Following discussions around support for businesses through the winter in light of a second national lockdown, Chancellor Rishi Sunak has announced that the Government will be extending the furlough scheme until the end of March 2021.
This generous extension follows the scheme’s most recent change, where it was announced that employers could furlough staff for the four-week lockdown starting from 1 November 2020 (with no break in eligibility from the previous scheme).
The scheme will pay up to 80% of an employee’s wages up to £2,500 per month and is set to be reviewed in January to decide whether employers should contribute, as they did towards the end of the original furlough scheme.
This is welcome news for many businesses who have been forced to close or have seen reduced demand as a result of COVID-19.
SO, WHAT’S CHANGED WITH THE EXTENDED JOB RETENTION SCHEME?
The extended Coronavirus Job Retention Scheme will be slightly different from the version of the scheme which employers were using up to the end of October, and employers should note the following key points:
– The level of the grant will mirror levels available under the CJRS previously seen in August. The Government will pay 80% of wages up to a cap of £2,500.
– Employers will pay employer NICs and pension contributions, and should continue to pay the employee for hours worked in the normal way.
– To be eligible to claim under the extension, employees must be on an employer’s PAYE payroll by 23:59 on 30 October 2020. This means a Real Time Information (RTI) submission notifying payment for that employee to HMRC must have been made on or before 30 October 2020.
– Neither the employer nor the employee needs to have previously used the CJRS.
– Flexible furloughing will be allowed in addition to full-time furloughing.
– Employees can be on any type of contract – full time, part time, zero hours etc.
– Employers will be able to agree any working arrangements with employees.
– Employers can claim the grant for the hours their employees are not working, calculated by reference to their usual hours worked in a claim period. Such calculations will broadly follow the same methodology as the original CJRS.
– Employers will need to report and claim for a minimum period of 7 consecutive calendar days.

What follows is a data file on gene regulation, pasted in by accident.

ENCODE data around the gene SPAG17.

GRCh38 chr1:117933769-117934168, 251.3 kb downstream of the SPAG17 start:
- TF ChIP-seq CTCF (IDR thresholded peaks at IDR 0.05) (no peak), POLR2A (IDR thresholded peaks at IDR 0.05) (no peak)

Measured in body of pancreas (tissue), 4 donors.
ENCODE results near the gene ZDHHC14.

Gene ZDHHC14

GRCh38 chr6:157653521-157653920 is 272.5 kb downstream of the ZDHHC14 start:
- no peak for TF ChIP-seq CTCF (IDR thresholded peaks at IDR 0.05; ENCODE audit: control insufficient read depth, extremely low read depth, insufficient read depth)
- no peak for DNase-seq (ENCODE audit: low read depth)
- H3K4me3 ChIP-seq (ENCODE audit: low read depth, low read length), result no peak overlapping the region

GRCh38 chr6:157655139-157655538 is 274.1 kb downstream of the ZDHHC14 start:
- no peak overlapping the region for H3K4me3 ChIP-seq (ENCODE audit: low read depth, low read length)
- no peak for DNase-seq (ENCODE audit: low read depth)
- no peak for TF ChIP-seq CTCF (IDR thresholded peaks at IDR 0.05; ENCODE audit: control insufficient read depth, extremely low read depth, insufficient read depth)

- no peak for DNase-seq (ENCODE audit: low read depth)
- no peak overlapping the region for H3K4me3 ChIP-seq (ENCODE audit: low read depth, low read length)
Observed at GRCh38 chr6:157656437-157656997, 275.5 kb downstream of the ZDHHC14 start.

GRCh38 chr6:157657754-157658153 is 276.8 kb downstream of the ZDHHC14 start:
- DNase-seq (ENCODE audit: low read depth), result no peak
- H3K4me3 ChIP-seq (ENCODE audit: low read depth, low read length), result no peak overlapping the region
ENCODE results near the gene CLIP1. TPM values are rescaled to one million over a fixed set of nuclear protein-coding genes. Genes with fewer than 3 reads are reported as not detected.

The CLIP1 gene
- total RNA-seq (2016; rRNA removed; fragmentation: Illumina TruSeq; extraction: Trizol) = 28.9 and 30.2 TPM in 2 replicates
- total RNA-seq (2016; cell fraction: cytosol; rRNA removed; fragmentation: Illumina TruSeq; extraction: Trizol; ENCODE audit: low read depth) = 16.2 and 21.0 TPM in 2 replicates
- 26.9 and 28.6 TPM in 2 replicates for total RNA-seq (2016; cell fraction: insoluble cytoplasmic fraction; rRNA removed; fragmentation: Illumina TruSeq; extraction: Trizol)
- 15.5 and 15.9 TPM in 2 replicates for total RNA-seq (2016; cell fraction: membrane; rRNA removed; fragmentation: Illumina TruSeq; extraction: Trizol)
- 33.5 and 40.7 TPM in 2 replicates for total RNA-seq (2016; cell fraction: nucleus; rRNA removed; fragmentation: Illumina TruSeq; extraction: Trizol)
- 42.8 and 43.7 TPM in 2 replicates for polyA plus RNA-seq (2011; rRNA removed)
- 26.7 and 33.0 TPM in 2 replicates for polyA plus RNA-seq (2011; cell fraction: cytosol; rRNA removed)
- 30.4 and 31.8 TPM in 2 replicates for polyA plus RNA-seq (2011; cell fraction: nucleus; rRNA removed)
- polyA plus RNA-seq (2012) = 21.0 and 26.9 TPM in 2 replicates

– Employers will need to report hours worked and the usual hours an employee would be expected to work in a claim period.
– All employers with a UK bank account and a UK PAYE scheme are eligible, however, there are restrictions for publicly funded organisations, as per the original scheme, but with some relaxations for partially public funded organisations whose private revenues have been disrupted.
We’re still awaiting full details of how the extended CJRS scheme will work, with more guidance expected in due course.
However, we do know that for employers who had already communicated to employees they were to be placed on the Job Support Scheme, it will be required to appropriately document the change to the extended CJRS scheme.
WHAT WILL HAPPEN TO THE JOB SUPPORT SCHEME?
It appears that the introduction of the Job Support Scheme is now deferred until the end of the furlough scheme.
WHEN CAN YOU MAKE YOUR CJRS CLAIM?
The Government are yet to advise when we will be able to make the claims for November, but there will be no gap in eligibility for support.
More details on the operation of the scheme will be published shortly and the Government will also confirm when claims can first be made in respect of employee wage costs during November.
For advice tailored to your situation, or support with submitting your claims once the system is live, please speak to your usual PM+M representative, or get in touch on email@example.com and we’ll direct you to the right person.
This information is correct as of 5 November 2020. This blog is for general guidance only. Recipients should not act upon any of the information provided without seeking specific professional advice tailored to your circumstances, requirements or needs. Please contact PM+M before making any decisions based on any matters relating to this blog.